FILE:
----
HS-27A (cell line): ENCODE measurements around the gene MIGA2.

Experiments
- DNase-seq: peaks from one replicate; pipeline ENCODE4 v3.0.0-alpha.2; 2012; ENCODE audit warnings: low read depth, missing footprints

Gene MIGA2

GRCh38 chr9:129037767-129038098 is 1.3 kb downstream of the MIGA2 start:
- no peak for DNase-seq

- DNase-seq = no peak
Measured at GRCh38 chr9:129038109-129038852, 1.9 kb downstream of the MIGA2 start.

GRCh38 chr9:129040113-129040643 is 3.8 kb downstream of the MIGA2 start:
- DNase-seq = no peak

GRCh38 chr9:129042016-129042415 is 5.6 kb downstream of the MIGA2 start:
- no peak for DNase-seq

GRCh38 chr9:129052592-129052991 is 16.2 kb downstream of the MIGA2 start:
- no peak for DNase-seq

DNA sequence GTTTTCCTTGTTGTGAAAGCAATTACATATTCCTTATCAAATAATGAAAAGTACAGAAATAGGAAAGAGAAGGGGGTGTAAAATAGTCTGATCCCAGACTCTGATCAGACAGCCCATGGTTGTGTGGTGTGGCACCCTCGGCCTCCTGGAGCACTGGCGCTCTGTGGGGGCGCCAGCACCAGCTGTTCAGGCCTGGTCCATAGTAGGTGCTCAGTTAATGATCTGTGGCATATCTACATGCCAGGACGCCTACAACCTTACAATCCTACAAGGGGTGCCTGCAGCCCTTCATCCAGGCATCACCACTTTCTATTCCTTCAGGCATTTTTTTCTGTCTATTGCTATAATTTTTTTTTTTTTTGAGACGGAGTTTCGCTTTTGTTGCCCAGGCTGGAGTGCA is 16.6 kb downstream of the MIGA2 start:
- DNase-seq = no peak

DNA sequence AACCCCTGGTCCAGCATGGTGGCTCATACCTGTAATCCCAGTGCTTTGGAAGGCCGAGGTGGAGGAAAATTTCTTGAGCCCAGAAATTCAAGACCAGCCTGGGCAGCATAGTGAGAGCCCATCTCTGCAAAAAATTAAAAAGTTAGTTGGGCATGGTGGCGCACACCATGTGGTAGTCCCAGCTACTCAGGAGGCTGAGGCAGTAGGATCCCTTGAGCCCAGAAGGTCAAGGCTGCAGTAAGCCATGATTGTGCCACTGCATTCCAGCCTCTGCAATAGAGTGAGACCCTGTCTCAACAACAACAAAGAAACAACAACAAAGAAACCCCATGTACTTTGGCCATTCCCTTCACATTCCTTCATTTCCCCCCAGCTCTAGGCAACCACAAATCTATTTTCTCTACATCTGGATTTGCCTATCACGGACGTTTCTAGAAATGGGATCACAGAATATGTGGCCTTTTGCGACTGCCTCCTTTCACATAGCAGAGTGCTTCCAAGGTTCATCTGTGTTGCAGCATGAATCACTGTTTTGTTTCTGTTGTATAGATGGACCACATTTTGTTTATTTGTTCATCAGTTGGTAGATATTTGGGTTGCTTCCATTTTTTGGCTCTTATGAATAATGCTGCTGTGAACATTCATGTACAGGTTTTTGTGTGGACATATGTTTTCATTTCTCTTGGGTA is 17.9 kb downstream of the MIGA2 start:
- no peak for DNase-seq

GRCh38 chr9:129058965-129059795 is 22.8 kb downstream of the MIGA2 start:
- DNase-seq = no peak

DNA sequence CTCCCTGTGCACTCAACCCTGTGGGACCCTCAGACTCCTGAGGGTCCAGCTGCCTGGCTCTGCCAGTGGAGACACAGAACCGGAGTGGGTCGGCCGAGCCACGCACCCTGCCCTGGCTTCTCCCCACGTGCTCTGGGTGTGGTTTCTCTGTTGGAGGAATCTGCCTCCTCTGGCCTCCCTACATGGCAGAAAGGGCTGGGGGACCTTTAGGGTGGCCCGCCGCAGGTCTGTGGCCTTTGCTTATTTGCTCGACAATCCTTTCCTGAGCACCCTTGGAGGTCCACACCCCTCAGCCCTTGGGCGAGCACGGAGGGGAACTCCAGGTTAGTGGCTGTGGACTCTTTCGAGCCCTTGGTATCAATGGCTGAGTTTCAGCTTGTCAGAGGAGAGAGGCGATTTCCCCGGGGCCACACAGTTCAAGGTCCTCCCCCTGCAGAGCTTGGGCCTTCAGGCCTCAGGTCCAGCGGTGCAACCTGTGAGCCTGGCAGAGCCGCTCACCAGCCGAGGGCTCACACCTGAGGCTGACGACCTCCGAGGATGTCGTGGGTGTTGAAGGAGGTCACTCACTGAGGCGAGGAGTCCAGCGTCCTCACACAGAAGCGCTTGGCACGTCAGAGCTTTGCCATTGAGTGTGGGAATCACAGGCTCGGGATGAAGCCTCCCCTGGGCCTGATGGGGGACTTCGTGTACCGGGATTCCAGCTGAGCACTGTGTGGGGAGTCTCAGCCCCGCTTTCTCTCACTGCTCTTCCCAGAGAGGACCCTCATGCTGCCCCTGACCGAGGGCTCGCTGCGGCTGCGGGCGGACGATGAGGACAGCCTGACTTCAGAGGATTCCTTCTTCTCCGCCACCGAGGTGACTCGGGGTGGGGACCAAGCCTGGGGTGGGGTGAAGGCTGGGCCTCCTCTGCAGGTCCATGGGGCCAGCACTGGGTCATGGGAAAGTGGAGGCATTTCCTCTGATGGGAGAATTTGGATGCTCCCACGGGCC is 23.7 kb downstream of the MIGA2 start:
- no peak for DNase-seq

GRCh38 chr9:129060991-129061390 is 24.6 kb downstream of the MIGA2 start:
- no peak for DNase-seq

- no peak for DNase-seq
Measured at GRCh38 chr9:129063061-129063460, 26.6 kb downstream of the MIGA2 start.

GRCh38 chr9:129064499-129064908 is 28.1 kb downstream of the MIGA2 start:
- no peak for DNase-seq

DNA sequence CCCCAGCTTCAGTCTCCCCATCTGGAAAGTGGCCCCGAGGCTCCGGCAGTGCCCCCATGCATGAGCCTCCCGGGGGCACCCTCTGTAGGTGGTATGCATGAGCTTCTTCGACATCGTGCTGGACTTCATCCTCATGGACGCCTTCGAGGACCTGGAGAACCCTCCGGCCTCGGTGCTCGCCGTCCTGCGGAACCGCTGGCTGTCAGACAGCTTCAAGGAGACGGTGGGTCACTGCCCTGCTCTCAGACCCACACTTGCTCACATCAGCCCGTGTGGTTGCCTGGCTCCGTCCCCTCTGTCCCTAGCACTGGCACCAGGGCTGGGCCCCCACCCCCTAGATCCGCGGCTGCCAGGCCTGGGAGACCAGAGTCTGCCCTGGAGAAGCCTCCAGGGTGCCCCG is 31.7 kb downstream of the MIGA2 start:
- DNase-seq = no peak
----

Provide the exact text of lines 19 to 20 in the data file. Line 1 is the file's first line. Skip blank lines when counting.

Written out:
GRCh38 chr9:129058965-129059795 is 22.8 kb downstream of the MIGA2 start:
- DNase-seq = no peak